To maintain a strong SEO strategy, you must be open to learning new best practices and adapting to them to provide greater value to your audience. While some best practices are temporary trends, others remain essential content marketing tools, such as adhering to website accessibility guidelines.
Website accessibility optimization is the process of making web content accessible to everyone. You’re probably ready to implement it on your website if you’re reading this. For some content marketers, it can be difficult to learn and apply accessibility best practices. This is why we created this guide. It will explain web accessibility and provide five tips to help you adhere to the guidelines.
As you go through this guide, we recommend you also explore examples of accessibility-optimized websites to see the real-world application of the tips we provide. It is a great idea to look at lists of the top websites. Morweb’s list of top nonprofit websites will show you a lot of sites that use accessibility widgets or other strategies to make the content accessible for everyone.
- SEO is all about website accessibility. It also has legal implications.
- You might consider investing in a CMS with accessibility tools such as an accessibility widget.
- Headers are used to organize content and provide context for screen readers users who navigate your website.
- Alt text, a single sentence that describes the purpose of an image in your website, should be used for all images.
- Accessibility is best achieved by using easy-to-read fonts, element coloring with high contrast ratios, and fonts that are simple to read.
- Make sure you include captioning and transcripts if you are using multimedia elements such as podcasts or videos on your website.
- Accessibility is the key to connecting a target audience with a business.
What is Web Accessibility?
According to 2020 Search Engine Journal, “Web accessibility” ensures that all users can perceive, understand, navigate and interact with a website. This includes all disabilities.
Search Engine Journal points out that accessibility is also important for people with temporary impairments such as those who have poor internet connections or broken arms.
Accessibility is a great way for customers to see that you care about their needs and it also has important SEO implications. Search engines learn to read web pages the same way humans do. There is a lot of overlap in optimizing for people with different abilities and optimizing search engines.
Accessibility is not only important for SEO but also critical to protect your business. Websites are becoming more “public accommodations” in the United States. This means that they fall under the Americans with Disabilities Act. In other words, an inaccessible site could be a liability to your business.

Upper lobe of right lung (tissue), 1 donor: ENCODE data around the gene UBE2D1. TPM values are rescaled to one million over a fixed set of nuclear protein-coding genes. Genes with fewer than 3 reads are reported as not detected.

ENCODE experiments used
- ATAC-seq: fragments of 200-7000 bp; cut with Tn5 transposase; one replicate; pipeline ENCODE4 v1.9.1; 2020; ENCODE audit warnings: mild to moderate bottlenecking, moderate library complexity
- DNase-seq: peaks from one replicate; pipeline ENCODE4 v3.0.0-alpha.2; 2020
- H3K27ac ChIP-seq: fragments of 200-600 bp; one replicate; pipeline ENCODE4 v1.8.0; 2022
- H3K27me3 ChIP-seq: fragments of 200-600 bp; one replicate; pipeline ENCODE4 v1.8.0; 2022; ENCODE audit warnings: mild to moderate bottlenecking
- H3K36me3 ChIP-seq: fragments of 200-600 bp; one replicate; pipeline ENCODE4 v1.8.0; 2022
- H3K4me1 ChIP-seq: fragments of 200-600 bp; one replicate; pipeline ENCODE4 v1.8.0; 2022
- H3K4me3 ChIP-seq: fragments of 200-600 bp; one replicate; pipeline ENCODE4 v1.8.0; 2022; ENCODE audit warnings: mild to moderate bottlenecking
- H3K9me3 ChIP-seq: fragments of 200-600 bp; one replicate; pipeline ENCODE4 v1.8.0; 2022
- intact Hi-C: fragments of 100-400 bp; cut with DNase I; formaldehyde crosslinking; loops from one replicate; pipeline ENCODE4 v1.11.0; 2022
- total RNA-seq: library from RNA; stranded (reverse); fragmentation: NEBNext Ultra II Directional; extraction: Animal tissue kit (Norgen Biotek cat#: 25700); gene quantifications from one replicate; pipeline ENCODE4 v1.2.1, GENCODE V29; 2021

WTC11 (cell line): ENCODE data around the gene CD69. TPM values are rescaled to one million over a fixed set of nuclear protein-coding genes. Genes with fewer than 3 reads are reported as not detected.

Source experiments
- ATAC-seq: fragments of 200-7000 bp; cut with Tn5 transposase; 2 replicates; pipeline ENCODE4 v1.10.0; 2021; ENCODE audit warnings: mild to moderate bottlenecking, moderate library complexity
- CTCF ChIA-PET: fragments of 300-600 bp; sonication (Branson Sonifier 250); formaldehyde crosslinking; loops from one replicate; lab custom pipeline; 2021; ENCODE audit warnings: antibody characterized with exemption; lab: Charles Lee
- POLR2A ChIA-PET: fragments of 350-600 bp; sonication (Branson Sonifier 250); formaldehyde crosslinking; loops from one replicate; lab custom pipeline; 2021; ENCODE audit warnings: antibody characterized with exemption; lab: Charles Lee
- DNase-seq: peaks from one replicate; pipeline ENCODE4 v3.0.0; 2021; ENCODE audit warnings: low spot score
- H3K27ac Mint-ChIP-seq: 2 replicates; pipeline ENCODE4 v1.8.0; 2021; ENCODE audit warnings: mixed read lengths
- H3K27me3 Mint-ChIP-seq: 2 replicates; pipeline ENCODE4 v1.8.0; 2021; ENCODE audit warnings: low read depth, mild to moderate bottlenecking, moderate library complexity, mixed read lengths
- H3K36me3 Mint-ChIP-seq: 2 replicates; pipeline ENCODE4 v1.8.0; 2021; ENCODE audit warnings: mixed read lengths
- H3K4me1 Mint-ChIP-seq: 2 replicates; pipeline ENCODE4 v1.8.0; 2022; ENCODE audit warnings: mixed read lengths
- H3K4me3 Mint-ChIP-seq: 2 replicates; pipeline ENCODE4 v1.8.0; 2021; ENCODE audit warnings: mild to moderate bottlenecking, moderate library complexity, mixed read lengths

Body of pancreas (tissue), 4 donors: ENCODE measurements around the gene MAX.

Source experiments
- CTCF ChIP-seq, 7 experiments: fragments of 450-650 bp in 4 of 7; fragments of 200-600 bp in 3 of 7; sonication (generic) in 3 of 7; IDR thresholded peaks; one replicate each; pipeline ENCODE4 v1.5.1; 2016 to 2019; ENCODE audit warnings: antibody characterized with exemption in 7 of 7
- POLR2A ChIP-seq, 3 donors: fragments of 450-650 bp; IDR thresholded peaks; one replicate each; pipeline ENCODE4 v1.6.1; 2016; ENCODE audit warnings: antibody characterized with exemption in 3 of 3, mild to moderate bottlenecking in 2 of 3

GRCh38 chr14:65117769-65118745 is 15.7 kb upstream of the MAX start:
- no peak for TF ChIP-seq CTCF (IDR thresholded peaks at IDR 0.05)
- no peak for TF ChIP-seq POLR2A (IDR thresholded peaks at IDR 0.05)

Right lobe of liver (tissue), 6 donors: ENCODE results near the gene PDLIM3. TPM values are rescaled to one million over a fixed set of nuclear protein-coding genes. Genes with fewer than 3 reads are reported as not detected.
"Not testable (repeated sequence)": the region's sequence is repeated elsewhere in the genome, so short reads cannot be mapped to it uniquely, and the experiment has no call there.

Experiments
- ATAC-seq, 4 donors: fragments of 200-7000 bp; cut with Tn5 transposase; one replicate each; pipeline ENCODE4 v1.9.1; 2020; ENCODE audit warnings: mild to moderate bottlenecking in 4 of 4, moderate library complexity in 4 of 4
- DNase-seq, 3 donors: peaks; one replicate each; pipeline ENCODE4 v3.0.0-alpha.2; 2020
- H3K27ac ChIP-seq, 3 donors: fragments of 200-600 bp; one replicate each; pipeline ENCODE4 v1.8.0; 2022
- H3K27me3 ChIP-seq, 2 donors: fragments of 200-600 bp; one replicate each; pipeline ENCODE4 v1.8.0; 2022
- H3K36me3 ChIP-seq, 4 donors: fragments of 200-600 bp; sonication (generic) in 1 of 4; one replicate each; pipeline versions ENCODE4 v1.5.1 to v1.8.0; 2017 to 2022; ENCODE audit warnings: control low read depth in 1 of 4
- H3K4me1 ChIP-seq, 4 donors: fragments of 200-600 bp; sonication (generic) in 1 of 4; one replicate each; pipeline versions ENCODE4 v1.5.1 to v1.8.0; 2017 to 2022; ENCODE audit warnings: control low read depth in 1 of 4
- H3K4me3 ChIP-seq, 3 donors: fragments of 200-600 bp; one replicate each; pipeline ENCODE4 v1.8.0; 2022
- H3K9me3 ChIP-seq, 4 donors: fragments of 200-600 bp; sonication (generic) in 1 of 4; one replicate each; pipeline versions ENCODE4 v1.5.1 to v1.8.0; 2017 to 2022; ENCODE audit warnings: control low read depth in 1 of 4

Let’s now look at five practical ways accessibility best practices can be applied to your web content.
1. Make sure you choose a website builder who offers accessibility tools.
Depending on which content management system (CMS), your business uses, your ability to make your website accessible can be greatly affected. To access accessibility features on open-source platforms such as WordPress and Drupal, you might need to install a third party plugin. A more specific CMS may already have these features.
You can make accessibility more accessible for your visitors by using the right CMS. This is usually done through an accessibility widget. Accessibility widgets are usually used to allow users to:
- Modify the text size
- Greyscale website color change
- Highlight links
- Change font type to non-serif
An accessibility widget that has these capabilities is great because each user can personalize their experience on your site. While some users might want to utilize all of the functions, others may only need one.
2. Headers should be used correctly.
Imagine this: A blog post is very long. You have only a few minutes left to understand it all before you move on to the next task. You can start by reading the headers. They help to organize the content and make it easier to navigate.
Headers are essential for users who are able to read the content themselves, such as in the above example. Headers are equally important for screen readers users who navigate your content.
Different header classifications (H1, H2, H3, etc.) Different header classifications (H1, H2, H3, etc.) can be used to show screen readers the organization of blog posts. This will help guide users in understanding the information.
These are some ways to use headers in your content.
- You should ensure that every web page has only one H1. This should be the page’s primary title.
- To visually offset regular text from the header levels, make sure that each level has its own font style.
- Headers should be used in descending order (i.e. from H2 to H3).